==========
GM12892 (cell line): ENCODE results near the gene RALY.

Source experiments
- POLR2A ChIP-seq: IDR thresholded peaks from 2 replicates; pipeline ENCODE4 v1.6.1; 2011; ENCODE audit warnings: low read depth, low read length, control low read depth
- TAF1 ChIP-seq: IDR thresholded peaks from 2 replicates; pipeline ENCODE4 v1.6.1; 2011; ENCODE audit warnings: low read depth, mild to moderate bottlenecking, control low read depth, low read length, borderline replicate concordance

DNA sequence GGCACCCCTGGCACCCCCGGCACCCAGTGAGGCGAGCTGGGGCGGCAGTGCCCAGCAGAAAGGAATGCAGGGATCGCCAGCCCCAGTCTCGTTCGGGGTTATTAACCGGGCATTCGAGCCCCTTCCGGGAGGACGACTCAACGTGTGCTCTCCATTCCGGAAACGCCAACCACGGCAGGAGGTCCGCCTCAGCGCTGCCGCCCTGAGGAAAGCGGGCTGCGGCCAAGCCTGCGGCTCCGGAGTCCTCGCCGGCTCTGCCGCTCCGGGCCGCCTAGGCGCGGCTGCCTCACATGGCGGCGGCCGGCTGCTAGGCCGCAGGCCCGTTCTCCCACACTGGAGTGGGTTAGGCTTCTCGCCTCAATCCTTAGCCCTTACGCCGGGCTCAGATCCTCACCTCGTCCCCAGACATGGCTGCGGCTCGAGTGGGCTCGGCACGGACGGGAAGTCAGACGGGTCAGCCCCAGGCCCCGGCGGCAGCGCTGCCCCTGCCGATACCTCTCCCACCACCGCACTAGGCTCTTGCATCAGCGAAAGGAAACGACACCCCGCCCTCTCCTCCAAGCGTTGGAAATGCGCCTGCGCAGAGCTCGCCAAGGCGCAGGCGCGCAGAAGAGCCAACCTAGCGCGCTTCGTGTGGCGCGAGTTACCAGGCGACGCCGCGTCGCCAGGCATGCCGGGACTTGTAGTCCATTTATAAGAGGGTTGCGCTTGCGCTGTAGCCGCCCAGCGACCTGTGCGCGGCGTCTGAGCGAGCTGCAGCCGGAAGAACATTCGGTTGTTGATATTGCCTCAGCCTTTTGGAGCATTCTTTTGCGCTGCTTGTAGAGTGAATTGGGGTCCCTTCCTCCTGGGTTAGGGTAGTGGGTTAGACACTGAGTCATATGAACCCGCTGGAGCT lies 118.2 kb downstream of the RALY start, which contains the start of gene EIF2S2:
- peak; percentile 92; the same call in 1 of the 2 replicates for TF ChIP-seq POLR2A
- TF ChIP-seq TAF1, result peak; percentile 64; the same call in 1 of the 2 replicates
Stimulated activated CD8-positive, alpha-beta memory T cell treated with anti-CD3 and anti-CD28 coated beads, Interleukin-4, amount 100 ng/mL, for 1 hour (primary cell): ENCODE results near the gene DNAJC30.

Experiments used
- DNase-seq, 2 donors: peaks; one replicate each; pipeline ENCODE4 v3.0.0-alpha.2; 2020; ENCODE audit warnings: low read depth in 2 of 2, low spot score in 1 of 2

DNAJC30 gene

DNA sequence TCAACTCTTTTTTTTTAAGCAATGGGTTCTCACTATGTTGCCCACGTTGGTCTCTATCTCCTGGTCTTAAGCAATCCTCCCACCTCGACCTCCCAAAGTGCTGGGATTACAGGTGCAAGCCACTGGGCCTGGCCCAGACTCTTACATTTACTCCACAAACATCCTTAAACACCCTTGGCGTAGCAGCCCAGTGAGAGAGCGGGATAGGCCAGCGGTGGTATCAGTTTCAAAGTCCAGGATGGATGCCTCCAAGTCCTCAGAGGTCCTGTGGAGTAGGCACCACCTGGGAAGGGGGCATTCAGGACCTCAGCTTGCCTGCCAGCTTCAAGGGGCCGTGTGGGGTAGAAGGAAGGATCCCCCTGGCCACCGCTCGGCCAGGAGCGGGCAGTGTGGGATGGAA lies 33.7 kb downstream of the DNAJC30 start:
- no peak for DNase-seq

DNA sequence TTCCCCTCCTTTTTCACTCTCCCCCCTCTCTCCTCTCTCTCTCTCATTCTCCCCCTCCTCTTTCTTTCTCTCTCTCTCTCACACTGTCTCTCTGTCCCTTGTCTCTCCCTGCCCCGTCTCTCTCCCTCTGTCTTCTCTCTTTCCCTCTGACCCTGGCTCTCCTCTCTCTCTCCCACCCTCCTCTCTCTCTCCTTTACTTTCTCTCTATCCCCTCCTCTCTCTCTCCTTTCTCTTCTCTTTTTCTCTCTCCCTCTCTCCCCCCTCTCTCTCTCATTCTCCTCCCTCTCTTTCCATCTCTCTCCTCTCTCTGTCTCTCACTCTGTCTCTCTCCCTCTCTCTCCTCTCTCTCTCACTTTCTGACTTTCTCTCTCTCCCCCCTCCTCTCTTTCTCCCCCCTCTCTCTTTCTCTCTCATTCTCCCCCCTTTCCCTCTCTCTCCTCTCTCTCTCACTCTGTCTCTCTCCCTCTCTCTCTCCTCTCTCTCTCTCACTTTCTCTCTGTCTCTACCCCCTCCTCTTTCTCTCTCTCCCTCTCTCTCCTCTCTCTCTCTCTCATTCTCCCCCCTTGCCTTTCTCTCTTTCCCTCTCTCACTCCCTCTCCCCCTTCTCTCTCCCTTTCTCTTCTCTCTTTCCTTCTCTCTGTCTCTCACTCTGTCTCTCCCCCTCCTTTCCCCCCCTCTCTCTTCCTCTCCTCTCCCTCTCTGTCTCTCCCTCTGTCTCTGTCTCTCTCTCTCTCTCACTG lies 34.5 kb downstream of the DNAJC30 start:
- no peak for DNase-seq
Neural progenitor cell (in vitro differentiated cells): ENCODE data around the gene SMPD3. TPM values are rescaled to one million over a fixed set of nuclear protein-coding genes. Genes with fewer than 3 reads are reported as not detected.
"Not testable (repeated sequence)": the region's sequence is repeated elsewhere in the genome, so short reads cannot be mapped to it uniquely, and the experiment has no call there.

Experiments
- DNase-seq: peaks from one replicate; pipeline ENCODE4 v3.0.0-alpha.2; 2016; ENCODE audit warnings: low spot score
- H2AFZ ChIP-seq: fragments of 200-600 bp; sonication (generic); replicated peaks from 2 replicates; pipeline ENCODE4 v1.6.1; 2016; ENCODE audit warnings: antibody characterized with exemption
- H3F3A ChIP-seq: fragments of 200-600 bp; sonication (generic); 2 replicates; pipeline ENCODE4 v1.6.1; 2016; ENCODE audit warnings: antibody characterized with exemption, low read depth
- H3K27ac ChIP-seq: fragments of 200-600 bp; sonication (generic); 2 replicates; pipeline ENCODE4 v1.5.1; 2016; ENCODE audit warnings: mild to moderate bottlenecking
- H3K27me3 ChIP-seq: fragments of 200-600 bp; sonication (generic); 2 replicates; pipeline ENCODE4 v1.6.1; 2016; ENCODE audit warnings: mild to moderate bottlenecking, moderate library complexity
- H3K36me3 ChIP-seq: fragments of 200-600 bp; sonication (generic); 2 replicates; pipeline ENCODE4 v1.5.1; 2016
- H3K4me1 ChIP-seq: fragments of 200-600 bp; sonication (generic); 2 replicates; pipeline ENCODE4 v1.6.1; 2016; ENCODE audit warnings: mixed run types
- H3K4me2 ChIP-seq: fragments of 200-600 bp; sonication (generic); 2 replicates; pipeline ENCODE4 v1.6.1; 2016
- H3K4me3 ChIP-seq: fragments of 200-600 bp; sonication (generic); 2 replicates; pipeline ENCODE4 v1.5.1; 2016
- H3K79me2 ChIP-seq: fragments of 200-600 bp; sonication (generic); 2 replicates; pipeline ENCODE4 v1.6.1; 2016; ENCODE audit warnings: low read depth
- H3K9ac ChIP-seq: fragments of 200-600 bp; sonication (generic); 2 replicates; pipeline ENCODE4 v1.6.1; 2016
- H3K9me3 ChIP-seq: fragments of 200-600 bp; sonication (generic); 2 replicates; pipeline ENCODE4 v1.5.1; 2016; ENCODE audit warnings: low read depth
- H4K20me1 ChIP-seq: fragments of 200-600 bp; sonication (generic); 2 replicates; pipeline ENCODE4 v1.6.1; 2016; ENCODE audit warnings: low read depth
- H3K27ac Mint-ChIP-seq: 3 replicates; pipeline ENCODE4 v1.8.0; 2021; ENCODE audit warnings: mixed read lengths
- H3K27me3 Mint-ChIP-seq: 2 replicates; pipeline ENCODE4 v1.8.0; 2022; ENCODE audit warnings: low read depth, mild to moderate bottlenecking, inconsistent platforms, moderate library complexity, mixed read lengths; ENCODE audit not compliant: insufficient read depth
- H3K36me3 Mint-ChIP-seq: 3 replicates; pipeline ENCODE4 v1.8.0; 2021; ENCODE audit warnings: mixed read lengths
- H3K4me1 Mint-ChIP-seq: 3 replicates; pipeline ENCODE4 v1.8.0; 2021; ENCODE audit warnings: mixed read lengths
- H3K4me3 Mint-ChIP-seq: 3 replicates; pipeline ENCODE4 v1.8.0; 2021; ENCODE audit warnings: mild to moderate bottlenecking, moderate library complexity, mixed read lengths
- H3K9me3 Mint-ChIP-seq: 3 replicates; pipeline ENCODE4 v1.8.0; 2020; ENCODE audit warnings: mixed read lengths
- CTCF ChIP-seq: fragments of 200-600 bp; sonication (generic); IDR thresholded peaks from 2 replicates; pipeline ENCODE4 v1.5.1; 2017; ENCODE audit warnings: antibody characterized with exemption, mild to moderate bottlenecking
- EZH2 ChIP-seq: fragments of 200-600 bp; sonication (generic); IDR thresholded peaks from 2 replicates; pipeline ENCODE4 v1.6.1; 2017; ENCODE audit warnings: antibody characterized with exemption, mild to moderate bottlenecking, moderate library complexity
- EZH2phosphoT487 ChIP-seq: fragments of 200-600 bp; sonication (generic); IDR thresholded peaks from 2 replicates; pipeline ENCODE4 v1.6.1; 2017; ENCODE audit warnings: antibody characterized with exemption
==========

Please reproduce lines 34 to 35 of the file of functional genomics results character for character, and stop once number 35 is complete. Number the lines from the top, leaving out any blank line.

- H3K36me3 Mint-ChIP-seq: 3 replicates; pipeline ENCODE4 v1.8.0; 2021; ENCODE audit warnings: mixed read lengths
- H3K4me1 Mint-ChIP-seq: 3 replicates; pipeline ENCODE4 v1.8.0; 2021; ENCODE audit warnings: mixed read lengths